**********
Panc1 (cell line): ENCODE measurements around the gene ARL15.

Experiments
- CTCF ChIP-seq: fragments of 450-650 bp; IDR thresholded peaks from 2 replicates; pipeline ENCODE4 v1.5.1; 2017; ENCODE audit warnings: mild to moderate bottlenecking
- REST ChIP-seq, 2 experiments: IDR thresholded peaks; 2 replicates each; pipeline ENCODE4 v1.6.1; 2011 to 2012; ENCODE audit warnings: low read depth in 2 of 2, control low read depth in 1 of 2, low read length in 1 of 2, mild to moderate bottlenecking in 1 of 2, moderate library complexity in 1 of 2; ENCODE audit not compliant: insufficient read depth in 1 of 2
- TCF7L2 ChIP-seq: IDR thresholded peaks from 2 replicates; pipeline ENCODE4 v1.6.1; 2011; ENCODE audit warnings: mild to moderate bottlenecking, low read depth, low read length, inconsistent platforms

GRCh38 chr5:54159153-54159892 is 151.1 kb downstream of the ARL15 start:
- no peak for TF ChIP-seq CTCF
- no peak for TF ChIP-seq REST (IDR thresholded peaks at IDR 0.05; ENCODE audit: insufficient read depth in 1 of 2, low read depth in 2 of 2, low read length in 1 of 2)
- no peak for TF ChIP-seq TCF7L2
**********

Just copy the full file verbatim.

Panc1 (cell line): ENCODE measurements around the gene ARL15.

Experiments
- CTCF ChIP-seq: fragments of 450-650 bp; IDR thresholded peaks from 2 replicates; pipeline ENCODE4 v1.5.1; 2017; ENCODE audit warnings: mild to moderate bottlenecking
- REST ChIP-seq, 2 experiments: IDR thresholded peaks; 2 replicates each; pipeline ENCODE4 v1.6.1; 2011 to 2012; ENCODE audit warnings: low read depth in 2 of 2, control low read depth in 1 of 2, low read length in 1 of 2, mild to moderate bottlenecking in 1 of 2, moderate library complexity in 1 of 2; ENCODE audit not compliant: insufficient read depth in 1 of 2
- TCF7L2 ChIP-seq: IDR thresholded peaks from 2 replicates; pipeline ENCODE4 v1.6.1; 2011; ENCODE audit warnings: mild to moderate bottlenecking, low read depth, low read length, inconsistent platforms

GRCh38 chr5:54159153-54159892 is 151.1 kb downstream of the ARL15 start:
- no peak for TF ChIP-seq CTCF
- no peak for TF ChIP-seq REST (IDR thresholded peaks at IDR 0.05; ENCODE audit: insufficient read depth in 1 of 2, low read depth in 2 of 2, low read length in 1 of 2)
- no peak for TF ChIP-seq TCF7L2